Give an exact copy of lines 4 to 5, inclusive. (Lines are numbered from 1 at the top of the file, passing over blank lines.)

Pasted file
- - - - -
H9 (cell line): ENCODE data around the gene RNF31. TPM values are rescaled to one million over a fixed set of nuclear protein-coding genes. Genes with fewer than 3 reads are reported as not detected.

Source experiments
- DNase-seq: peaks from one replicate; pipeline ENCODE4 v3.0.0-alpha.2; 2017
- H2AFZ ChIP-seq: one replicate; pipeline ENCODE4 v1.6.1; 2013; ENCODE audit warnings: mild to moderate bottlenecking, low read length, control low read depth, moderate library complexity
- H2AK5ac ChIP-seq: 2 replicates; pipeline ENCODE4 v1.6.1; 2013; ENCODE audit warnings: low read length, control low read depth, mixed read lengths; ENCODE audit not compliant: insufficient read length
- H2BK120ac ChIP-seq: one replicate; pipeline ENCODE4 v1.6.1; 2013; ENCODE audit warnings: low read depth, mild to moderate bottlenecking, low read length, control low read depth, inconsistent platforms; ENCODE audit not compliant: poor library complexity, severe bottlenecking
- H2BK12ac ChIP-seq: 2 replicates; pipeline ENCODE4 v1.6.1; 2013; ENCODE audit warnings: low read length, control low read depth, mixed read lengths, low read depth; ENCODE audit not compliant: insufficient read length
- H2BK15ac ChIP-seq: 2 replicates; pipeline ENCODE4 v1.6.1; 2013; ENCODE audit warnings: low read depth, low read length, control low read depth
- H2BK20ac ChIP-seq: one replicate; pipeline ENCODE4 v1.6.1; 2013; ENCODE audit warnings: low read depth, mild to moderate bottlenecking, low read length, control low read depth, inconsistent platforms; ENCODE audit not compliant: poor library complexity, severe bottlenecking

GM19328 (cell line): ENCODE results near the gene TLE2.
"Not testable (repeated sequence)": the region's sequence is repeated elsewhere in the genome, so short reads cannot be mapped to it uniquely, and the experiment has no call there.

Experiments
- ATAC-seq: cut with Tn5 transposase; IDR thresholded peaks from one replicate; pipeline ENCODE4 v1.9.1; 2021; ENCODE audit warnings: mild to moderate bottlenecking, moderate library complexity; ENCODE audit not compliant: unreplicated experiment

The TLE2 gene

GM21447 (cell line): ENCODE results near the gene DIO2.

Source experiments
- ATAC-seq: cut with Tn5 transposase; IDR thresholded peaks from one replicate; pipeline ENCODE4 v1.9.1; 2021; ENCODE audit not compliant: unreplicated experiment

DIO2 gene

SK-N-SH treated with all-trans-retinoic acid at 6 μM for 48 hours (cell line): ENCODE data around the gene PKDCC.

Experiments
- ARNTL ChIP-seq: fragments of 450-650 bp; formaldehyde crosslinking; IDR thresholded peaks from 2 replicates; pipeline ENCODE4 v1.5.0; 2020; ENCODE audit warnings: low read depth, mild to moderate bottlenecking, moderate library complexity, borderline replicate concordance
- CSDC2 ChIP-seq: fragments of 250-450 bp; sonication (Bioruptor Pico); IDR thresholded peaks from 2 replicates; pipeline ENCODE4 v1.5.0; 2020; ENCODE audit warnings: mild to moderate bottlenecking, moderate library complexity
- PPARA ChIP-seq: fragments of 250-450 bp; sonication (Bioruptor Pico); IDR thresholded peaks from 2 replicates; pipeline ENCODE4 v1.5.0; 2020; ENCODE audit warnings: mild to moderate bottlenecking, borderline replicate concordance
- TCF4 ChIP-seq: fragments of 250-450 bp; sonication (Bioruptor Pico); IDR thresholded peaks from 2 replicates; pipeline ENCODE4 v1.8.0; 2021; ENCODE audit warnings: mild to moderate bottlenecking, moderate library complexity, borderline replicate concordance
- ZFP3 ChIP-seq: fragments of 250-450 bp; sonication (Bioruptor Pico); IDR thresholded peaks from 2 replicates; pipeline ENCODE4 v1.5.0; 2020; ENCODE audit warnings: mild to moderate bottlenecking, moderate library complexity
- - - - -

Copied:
- H2AFZ ChIP-seq: one replicate; pipeline ENCODE4 v1.6.1; 2013; ENCODE audit warnings: mild to moderate bottlenecking, low read length, control low read depth, moderate library complexity
- H2AK5ac ChIP-seq: 2 replicates; pipeline ENCODE4 v1.6.1; 2013; ENCODE audit warnings: low read length, control low read depth, mixed read lengths; ENCODE audit not compliant: insufficient read length